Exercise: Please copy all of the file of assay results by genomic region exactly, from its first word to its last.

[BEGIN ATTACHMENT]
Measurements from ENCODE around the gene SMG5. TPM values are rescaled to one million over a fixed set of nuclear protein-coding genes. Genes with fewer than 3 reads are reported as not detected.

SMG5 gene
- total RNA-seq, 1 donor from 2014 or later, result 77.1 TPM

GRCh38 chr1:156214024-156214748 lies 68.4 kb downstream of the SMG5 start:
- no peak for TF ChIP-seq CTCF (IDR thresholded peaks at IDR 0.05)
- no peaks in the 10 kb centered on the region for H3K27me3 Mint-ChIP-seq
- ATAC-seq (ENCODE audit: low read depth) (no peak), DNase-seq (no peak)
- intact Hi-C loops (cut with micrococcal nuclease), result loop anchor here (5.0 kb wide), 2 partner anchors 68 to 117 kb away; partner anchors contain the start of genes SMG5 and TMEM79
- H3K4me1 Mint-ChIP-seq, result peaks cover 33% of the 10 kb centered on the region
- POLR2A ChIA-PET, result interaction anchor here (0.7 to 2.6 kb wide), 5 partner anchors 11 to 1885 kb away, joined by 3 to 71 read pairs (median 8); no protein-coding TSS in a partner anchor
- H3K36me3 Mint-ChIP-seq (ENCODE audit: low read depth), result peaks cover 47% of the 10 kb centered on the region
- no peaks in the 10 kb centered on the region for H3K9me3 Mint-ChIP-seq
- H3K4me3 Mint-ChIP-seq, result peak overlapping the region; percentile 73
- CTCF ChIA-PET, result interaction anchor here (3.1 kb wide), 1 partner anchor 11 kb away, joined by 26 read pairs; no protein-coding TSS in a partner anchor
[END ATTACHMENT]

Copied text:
Measurements from ENCODE around the gene SMG5. TPM values are rescaled to one million over a fixed set of nuclear protein-coding genes. Genes with fewer than 3 reads are reported as not detected.

SMG5 gene
- total RNA-seq, 1 donor from 2014 or later, result 77.1 TPM

GRCh38 chr1:156214024-156214748 lies 68.4 kb downstream of the SMG5 start:
- no peak for TF ChIP-seq CTCF (IDR thresholded peaks at IDR 0.05)
- no peaks in the 10 kb centered on the region for H3K27me3 Mint-ChIP-seq
- ATAC-seq (ENCODE audit: low read depth) (no peak), DNase-seq (no peak)
- intact Hi-C loops (cut with micrococcal nuclease), result loop anchor here (5.0 kb wide), 2 partner anchors 68 to 117 kb away; partner anchors contain the start of genes SMG5 and TMEM79
- H3K4me1 Mint-ChIP-seq, result peaks cover 33% of the 10 kb centered on the region
- POLR2A ChIA-PET, result interaction anchor here (0.7 to 2.6 kb wide), 5 partner anchors 11 to 1885 kb away, joined by 3 to 71 read pairs (median 8); no protein-coding TSS in a partner anchor
- H3K36me3 Mint-ChIP-seq (ENCODE audit: low read depth), result peaks cover 47% of the 10 kb centered on the region
- no peaks in the 10 kb centered on the region for H3K9me3 Mint-ChIP-seq
- H3K4me3 Mint-ChIP-seq, result peak overlapping the region; percentile 73
- CTCF ChIA-PET, result interaction anchor here (3.1 kb wide), 1 partner anchor 11 kb away, joined by 26 read pairs; no protein-coding TSS in a partner anchor